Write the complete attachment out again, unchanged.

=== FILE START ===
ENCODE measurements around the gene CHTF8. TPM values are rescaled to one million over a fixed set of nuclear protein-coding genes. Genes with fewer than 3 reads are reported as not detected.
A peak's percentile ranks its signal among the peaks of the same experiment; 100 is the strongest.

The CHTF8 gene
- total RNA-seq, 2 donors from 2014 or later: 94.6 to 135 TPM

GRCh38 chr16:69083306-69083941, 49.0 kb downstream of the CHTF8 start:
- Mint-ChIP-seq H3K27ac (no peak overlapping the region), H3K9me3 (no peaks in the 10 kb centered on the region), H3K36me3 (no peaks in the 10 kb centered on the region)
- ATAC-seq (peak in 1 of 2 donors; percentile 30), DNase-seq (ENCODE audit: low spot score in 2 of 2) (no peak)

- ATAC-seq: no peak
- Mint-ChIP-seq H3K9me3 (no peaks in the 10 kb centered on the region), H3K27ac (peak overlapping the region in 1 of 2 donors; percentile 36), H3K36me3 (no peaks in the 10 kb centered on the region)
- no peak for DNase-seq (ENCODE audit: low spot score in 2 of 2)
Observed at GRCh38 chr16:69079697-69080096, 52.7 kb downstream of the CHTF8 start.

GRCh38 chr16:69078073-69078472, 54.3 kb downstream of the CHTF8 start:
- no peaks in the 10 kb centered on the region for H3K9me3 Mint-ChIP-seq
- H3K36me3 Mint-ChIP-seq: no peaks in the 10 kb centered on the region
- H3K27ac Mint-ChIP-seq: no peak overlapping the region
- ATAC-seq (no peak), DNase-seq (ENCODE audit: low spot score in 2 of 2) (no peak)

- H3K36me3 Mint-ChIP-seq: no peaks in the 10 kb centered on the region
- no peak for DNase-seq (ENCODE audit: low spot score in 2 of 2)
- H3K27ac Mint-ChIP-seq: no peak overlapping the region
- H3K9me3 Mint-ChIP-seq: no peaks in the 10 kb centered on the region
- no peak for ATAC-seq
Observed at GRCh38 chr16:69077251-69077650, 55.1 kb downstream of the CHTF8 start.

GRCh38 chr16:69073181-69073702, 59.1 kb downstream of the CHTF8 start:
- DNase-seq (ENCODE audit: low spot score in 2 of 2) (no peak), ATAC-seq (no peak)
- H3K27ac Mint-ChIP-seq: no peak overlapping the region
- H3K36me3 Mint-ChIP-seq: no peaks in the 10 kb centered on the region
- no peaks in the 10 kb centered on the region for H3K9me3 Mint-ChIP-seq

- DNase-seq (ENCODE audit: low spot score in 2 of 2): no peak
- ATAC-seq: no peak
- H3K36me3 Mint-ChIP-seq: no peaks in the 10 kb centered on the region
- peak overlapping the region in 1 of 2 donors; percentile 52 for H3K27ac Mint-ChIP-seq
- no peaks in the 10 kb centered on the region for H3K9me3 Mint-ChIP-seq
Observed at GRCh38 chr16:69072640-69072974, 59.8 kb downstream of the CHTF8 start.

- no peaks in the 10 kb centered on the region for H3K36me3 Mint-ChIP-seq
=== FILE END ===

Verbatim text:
ENCODE measurements around the gene CHTF8. TPM values are rescaled to one million over a fixed set of nuclear protein-coding genes. Genes with fewer than 3 reads are reported as not detected.
A peak's percentile ranks its signal among the peaks of the same experiment; 100 is the strongest.

The CHTF8 gene
- total RNA-seq, 2 donors from 2014 or later: 94.6 to 135 TPM

GRCh38 chr16:69083306-69083941, 49.0 kb downstream of the CHTF8 start:
- Mint-ChIP-seq H3K27ac (no peak overlapping the region), H3K9me3 (no peaks in the 10 kb centered on the region), H3K36me3 (no peaks in the 10 kb centered on the region)
- ATAC-seq (peak in 1 of 2 donors; percentile 30), DNase-seq (ENCODE audit: low spot score in 2 of 2) (no peak)

- ATAC-seq: no peak
- Mint-ChIP-seq H3K9me3 (no peaks in the 10 kb centered on the region), H3K27ac (peak overlapping the region in 1 of 2 donors; percentile 36), H3K36me3 (no peaks in the 10 kb centered on the region)
- no peak for DNase-seq (ENCODE audit: low spot score in 2 of 2)
Observed at GRCh38 chr16:69079697-69080096, 52.7 kb downstream of the CHTF8 start.

GRCh38 chr16:69078073-69078472, 54.3 kb downstream of the CHTF8 start:
- no peaks in the 10 kb centered on the region for H3K9me3 Mint-ChIP-seq
- H3K36me3 Mint-ChIP-seq: no peaks in the 10 kb centered on the region
- H3K27ac Mint-ChIP-seq: no peak overlapping the region
- ATAC-seq (no peak), DNase-seq (ENCODE audit: low spot score in 2 of 2) (no peak)

- H3K36me3 Mint-ChIP-seq: no peaks in the 10 kb centered on the region
- no peak for DNase-seq (ENCODE audit: low spot score in 2 of 2)
- H3K27ac Mint-ChIP-seq: no peak overlapping the region
- H3K9me3 Mint-ChIP-seq: no peaks in the 10 kb centered on the region
- no peak for ATAC-seq
Observed at GRCh38 chr16:69077251-69077650, 55.1 kb downstream of the CHTF8 start.

GRCh38 chr16:69073181-69073702, 59.1 kb downstream of the CHTF8 start:
- DNase-seq (ENCODE audit: low spot score in 2 of 2) (no peak), ATAC-seq (no peak)
- H3K27ac Mint-ChIP-seq: no peak overlapping the region
- H3K36me3 Mint-ChIP-seq: no peaks in the 10 kb centered on the region
- no peaks in the 10 kb centered on the region for H3K9me3 Mint-ChIP-seq

- DNase-seq (ENCODE audit: low spot score in 2 of 2): no peak
- ATAC-seq: no peak
- H3K36me3 Mint-ChIP-seq: no peaks in the 10 kb centered on the region
- peak overlapping the region in 1 of 2 donors; percentile 52 for H3K27ac Mint-ChIP-seq
- no peaks in the 10 kb centered on the region for H3K9me3 Mint-ChIP-seq
Observed at GRCh38 chr16:69072640-69072974, 59.8 kb downstream of the CHTF8 start.

- no peaks in the 10 kb centered on the region for H3K36me3 Mint-ChIP-seq